Global exit routes Private equity firms are looking across borders for exit routes, in particular to overseas trade buyers. More than half of respondents (52 percent) expect the majority of the trade buyers they transact with in the near term to be foreign, while a further 20 percent expect the split between foreign and domestic buyers to be 50-50. Only 28 percent expect to deal mostly with domestic trade buyers.
Globally, China and Japan, Europe and North America are the regions from which most GPs expect non-domestic strategic buyers to originate.
Regions as expected sources of non-domestic acquirers China, Japan, Korea 31% Europe 24% North America 22% South East Asia 11% India 10% MENA 1% Africa <1% Latin America <1% Russia <1% Source: Global Private Equity Report 2012, Grant Thornton
“Of particular interest is the expected significance of Japan, reflecting the fact that the strong Yen coupled with sluggish domestic demand is encouraging international expansion. PEs globally expect to see Japanese buyers, and this is particularly the case in Europe, India and Asia Pacific.” – Global Private Equity Report 2012, Grant Thornton
Indonesia tops list of new “high growth” markets Private equity firms based in high growth markets, such as those in Latin America, South Africa and the Asia Pacific, most frequently cited Indonesia when asked to identify foreign markets with the most potential for private equity investment.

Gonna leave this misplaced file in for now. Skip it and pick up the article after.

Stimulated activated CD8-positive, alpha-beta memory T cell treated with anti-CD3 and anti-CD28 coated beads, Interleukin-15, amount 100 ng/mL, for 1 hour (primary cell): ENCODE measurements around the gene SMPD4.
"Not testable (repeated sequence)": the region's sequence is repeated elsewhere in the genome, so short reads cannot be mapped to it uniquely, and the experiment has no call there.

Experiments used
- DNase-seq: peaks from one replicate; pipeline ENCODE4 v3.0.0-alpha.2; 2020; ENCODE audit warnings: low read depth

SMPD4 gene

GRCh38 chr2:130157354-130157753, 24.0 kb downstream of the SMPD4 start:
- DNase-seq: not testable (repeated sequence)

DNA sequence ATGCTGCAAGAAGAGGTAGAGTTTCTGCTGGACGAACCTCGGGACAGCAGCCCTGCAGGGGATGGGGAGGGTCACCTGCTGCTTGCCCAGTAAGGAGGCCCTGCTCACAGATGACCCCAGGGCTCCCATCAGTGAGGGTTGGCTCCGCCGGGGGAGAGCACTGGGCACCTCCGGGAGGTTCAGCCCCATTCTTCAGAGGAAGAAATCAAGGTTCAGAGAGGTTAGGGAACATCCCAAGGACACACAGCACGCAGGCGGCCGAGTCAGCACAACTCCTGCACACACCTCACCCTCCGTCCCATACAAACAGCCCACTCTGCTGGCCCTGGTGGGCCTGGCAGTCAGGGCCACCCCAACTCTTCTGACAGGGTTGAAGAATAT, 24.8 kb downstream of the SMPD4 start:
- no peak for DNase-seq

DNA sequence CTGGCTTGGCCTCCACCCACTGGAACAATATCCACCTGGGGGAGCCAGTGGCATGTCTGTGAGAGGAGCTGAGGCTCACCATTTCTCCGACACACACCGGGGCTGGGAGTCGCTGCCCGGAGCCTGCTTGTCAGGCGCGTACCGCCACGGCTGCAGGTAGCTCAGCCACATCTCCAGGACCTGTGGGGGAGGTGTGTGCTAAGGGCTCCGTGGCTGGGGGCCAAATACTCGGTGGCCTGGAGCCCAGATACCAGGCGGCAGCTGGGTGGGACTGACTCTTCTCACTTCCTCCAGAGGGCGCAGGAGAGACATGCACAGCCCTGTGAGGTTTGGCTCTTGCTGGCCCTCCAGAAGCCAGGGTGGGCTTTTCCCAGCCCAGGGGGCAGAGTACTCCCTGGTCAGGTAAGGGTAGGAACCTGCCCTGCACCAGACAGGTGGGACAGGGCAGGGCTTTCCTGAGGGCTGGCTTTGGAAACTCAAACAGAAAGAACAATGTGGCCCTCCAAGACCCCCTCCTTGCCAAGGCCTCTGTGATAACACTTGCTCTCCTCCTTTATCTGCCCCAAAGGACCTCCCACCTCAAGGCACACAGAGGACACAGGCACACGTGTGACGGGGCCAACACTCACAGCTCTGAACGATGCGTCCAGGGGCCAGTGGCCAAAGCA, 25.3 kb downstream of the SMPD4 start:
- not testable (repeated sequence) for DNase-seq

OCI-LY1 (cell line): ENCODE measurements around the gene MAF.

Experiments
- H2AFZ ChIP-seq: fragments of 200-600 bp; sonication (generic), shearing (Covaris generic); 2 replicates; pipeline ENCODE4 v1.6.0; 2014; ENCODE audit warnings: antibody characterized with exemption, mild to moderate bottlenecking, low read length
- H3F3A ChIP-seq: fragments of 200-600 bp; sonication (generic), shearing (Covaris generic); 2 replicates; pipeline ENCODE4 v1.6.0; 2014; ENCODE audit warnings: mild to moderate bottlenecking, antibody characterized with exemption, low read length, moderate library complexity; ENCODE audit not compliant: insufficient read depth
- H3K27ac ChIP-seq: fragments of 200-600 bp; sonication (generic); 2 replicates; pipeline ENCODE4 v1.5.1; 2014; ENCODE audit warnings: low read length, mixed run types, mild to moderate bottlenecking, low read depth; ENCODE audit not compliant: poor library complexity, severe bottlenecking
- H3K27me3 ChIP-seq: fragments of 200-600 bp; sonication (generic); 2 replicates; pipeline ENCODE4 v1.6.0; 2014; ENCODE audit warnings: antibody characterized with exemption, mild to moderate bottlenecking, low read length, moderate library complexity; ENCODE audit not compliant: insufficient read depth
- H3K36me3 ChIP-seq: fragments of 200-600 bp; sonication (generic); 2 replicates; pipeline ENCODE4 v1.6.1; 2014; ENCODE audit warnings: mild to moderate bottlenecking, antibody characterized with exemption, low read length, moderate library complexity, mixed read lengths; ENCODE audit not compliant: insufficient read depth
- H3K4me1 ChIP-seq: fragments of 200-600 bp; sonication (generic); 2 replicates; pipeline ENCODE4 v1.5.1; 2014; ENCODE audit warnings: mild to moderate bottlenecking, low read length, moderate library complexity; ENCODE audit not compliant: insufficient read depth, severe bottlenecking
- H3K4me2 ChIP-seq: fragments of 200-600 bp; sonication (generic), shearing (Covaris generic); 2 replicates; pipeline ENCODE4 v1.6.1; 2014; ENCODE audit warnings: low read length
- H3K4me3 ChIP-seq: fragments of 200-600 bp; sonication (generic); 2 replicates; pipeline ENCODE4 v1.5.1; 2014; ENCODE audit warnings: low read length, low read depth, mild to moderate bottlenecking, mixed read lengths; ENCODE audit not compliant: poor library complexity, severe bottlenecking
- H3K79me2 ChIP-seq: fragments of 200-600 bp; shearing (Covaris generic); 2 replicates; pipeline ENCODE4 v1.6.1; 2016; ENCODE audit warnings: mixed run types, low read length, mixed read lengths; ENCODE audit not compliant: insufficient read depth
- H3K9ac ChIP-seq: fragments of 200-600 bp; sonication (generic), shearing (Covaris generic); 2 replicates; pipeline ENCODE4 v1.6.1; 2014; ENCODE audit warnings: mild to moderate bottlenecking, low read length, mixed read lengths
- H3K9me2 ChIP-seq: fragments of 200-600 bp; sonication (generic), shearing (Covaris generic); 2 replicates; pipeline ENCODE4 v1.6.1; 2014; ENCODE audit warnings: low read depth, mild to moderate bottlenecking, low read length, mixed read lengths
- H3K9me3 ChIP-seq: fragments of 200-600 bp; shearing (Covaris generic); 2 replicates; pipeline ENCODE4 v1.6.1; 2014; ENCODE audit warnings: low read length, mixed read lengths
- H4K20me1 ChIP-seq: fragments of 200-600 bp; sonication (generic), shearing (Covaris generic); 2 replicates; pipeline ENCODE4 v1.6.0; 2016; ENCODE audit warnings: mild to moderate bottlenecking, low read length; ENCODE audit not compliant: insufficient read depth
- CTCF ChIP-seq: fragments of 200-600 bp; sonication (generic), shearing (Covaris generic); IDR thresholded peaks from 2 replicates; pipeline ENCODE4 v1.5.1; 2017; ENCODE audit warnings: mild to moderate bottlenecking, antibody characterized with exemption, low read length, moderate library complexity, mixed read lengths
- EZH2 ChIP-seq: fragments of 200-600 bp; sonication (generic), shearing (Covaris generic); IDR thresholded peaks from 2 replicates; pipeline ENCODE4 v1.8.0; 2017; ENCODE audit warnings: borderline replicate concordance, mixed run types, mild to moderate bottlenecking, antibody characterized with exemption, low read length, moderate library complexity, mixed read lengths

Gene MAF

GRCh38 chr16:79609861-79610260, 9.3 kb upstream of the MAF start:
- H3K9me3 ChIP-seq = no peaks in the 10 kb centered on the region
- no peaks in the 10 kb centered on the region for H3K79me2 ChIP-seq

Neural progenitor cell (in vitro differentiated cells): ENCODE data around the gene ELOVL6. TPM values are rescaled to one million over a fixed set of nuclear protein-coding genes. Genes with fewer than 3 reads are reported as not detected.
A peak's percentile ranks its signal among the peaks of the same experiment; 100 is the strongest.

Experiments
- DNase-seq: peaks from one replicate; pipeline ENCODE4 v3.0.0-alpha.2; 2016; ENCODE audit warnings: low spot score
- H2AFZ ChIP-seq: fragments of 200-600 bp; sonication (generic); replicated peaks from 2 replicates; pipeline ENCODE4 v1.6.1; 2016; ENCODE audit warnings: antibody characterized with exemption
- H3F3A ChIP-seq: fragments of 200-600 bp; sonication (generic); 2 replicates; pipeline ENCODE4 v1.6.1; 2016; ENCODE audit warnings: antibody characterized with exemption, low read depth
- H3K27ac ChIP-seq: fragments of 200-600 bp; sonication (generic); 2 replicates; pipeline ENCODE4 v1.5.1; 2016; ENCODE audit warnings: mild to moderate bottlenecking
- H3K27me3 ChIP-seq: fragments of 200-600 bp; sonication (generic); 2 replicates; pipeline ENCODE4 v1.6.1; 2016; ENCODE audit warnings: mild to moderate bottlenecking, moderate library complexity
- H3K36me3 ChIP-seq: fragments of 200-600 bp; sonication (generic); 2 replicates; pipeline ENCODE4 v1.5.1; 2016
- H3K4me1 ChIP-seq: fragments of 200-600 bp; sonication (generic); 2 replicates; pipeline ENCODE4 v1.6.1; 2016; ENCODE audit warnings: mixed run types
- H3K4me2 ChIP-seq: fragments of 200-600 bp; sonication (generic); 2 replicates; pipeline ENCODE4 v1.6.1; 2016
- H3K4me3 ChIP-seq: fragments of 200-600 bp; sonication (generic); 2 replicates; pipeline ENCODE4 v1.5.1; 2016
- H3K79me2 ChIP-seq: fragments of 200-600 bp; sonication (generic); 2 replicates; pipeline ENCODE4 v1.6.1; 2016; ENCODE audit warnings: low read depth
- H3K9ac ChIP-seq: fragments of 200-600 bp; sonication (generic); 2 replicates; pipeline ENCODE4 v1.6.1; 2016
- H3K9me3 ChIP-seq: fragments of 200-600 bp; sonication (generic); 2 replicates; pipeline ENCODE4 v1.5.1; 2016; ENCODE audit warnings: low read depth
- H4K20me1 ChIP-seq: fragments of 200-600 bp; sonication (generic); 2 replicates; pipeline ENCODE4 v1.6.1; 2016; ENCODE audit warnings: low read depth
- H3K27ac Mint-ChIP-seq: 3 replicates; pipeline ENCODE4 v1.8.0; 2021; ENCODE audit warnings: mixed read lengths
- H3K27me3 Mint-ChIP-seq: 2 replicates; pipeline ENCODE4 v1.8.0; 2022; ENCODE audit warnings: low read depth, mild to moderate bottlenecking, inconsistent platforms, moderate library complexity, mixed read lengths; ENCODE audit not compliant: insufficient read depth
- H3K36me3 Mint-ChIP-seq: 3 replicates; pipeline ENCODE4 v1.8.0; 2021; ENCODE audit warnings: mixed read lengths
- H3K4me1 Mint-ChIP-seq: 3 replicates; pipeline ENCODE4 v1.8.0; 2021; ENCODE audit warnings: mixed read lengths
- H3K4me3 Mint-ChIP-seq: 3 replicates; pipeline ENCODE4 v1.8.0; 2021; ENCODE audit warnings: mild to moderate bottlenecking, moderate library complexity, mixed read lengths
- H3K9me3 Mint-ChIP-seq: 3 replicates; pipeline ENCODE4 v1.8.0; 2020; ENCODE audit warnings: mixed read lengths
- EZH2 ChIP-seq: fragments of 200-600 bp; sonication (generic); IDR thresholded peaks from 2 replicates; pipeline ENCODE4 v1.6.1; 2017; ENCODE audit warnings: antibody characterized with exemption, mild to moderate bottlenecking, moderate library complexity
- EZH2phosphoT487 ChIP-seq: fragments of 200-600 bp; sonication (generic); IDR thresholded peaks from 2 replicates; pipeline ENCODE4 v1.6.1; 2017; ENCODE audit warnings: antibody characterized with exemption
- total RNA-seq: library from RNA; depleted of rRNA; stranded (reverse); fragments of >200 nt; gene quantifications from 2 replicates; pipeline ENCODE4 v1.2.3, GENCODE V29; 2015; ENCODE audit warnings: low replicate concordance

Top 10 new “high growth” markets 1 Indonesia 2 Peru 3 Colombia 4 Turkey 5 = Myanmar 5 = Egypt 5 = Saudi Arabia 8 = Mexico 8 = Ghana 8 = Malaysia
“While growth in “high-growth” countries outstrips that seen in Western markets, the search for growth leaves local private equity firms to keep a watchful eye on where tomorrow’s dealflow will originate, particularly as some of their home markets show signs of overheating.
“Whereas a move to new unknown territories may be a risk too far for many Western funds, investors based in high-growth regions typically have good visibility of the next frontier markets within their region.” – Global Private Equity Report 2012, Grant Thornton
Economic sentiment worsens The drive to harness growth is set against a backdrop of deteriorating sentiment around the global economy. Nearly half (48 percent) of this year’s respondents have either a negative or neutral economic outlook for their portfolio businesses. This compares unfavourably with last year’s survey, in which only 38 percent of respondents held these views.